Thursday, October 14, 2010

Fred Smith on test warnings/needs that were never addressed

The first piece is my call for a testing ombudsman (1982, Newsday Viewpoints), long before Ravitch and others started banging the drum for an independent agency to monitor testing and keep it honest.  It outlines issues and themes that are relevant today--and have reached code-red levels of urgency, as the testing program has devoured education, and the stakes have increased exponentially beyond what they were 28 years ago.
The second Op-Ed (The New York Sun, June 19, 2007) picks up on the theme of independent auditing of testing--with a focus, i.e, warning, on the cozy business relationship that exists between test publisher (vendor) and state education department (client).  This was true of CTB/NYSED then and remains the case now, as the same publisher and SED continue to deliver and defend a poor testing program.  They both want and need students to get high test scores and will lie to protect their interests.  
The third piece is from City Limits (May 25, 2010).  Deals with cut score setting mystery and challenges Tisch and Steiner--despite their reform rhetoric--to come clean about who set the cut scores and when they come into effect.  Failing to do that, they're just posturing and leading us on the path of more-of-the-same.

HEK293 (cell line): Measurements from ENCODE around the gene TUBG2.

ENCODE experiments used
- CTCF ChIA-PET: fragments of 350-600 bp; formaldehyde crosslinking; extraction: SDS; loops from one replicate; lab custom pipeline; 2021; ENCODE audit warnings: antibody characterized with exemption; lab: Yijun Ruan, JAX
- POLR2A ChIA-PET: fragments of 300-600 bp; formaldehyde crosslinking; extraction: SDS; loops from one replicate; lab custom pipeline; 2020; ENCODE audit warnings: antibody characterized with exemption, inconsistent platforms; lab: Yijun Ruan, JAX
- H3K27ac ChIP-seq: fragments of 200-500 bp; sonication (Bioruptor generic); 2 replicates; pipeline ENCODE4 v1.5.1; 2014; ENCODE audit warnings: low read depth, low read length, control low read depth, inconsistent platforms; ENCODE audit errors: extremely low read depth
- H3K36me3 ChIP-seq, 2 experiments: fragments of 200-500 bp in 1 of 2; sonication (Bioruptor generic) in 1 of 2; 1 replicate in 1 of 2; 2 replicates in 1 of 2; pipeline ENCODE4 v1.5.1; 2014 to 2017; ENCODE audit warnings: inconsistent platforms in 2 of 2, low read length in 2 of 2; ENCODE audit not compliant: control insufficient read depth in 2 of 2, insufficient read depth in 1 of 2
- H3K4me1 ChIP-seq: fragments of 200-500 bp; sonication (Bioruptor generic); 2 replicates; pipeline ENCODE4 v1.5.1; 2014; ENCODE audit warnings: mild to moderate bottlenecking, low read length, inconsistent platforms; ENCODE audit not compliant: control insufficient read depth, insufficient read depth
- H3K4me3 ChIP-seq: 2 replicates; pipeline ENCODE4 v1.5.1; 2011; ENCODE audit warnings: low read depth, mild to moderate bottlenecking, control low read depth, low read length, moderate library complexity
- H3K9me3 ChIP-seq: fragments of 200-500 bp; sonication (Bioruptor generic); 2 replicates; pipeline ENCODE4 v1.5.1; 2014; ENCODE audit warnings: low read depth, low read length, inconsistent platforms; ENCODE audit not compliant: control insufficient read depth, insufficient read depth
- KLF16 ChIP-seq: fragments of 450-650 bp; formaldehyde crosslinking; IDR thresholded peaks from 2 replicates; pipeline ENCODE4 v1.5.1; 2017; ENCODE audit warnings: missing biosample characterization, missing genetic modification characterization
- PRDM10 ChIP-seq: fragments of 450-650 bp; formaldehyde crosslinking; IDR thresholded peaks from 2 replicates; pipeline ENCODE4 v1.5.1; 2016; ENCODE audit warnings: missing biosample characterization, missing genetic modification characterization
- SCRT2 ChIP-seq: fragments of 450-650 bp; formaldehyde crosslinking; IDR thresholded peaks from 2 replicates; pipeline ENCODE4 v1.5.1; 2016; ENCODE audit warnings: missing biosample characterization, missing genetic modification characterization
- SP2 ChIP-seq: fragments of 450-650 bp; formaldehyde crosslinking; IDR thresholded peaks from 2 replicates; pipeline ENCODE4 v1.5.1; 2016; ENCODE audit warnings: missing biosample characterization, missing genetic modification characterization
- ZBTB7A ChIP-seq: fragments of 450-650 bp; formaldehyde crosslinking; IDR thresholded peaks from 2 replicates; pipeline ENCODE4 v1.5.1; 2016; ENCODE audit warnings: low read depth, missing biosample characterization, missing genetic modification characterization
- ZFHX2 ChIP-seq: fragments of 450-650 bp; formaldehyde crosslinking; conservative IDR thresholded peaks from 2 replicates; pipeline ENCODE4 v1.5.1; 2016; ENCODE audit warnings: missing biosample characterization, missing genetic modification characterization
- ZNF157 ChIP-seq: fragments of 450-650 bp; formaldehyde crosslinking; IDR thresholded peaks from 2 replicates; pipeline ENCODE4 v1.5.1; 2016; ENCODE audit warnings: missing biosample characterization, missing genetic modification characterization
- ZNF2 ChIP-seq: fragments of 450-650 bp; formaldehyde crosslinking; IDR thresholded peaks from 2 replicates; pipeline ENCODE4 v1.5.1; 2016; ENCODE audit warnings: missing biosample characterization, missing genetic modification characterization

Last, my first NY Post Opinion (July 21, 2010) column, which attempted to raise alertness about flaws in the tests and the way the results were misused.  I touched on four warning points: cut score manipulations, weak field testing methods, internal inconsistencies in the exams, and the failure to derive any educational benefit from the Writing section of the ELA.  FYI, I sent Miss Medina a copy of the Op-Ed and I don't believe she or the Times felt any of the news it contained was fit to print.
4-count indictment of the testing program and SED, CTB and the state's look-the-other-way technical advisors
1.  Rigged Cut Scores
2.  Flawed Field Testing Procedures
3.  Defective Tests that Generate Contradictory Undisclosed Results
4.  Neglect of Writing as a Skill - Tested but not Reported

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